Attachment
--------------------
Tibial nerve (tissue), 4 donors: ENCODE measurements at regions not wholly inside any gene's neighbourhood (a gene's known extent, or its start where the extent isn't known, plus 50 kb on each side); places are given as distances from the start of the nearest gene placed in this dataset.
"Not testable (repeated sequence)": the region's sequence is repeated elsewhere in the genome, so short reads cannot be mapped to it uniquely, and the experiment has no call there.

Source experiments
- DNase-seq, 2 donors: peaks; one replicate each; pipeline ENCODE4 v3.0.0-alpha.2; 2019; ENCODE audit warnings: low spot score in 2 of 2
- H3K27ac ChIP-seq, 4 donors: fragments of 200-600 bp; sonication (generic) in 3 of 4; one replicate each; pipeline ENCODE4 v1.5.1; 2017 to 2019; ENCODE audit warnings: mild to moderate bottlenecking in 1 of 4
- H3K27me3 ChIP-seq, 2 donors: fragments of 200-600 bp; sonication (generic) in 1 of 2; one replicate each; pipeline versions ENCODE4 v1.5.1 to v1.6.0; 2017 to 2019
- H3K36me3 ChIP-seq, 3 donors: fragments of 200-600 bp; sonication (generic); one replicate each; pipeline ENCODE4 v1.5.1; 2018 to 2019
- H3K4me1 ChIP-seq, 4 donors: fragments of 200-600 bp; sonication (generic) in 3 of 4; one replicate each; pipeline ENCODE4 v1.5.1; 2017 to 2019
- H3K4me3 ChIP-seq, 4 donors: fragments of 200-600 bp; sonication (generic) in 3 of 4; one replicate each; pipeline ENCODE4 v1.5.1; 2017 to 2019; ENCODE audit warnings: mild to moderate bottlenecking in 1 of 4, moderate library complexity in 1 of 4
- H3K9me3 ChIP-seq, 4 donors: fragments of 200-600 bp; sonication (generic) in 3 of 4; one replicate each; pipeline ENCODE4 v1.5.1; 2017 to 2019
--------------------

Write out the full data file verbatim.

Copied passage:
Tibial nerve (tissue), 4 donors: ENCODE measurements at regions not wholly inside any gene's neighbourhood (a gene's known extent, or its start where the extent isn't known, plus 50 kb on each side); places are given as distances from the start of the nearest gene placed in this dataset.
"Not testable (repeated sequence)": the region's sequence is repeated elsewhere in the genome, so short reads cannot be mapped to it uniquely, and the experiment has no call there.

Source experiments
- DNase-seq, 2 donors: peaks; one replicate each; pipeline ENCODE4 v3.0.0-alpha.2; 2019; ENCODE audit warnings: low spot score in 2 of 2
- H3K27ac ChIP-seq, 4 donors: fragments of 200-600 bp; sonication (generic) in 3 of 4; one replicate each; pipeline ENCODE4 v1.5.1; 2017 to 2019; ENCODE audit warnings: mild to moderate bottlenecking in 1 of 4
- H3K27me3 ChIP-seq, 2 donors: fragments of 200-600 bp; sonication (generic) in 1 of 2; one replicate each; pipeline versions ENCODE4 v1.5.1 to v1.6.0; 2017 to 2019
- H3K36me3 ChIP-seq, 3 donors: fragments of 200-600 bp; sonication (generic); one replicate each; pipeline ENCODE4 v1.5.1; 2018 to 2019
- H3K4me1 ChIP-seq, 4 donors: fragments of 200-600 bp; sonication (generic) in 3 of 4; one replicate each; pipeline ENCODE4 v1.5.1; 2017 to 2019
- H3K4me3 ChIP-seq, 4 donors: fragments of 200-600 bp; sonication (generic) in 3 of 4; one replicate each; pipeline ENCODE4 v1.5.1; 2017 to 2019; ENCODE audit warnings: mild to moderate bottlenecking in 1 of 4, moderate library complexity in 1 of 4
- H3K9me3 ChIP-seq, 4 donors: fragments of 200-600 bp; sonication (generic) in 3 of 4; one replicate each; pipeline ENCODE4 v1.5.1; 2017 to 2019